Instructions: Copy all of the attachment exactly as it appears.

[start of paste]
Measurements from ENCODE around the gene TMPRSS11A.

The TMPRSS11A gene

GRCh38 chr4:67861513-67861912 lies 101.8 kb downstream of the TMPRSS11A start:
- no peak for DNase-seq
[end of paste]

Measurements from ENCODE around the gene TMPRSS11A.

The TMPRSS11A gene

GRCh38 chr4:67861513-67861912 lies 101.8 kb downstream of the TMPRSS11A start:
- no peak for DNase-seq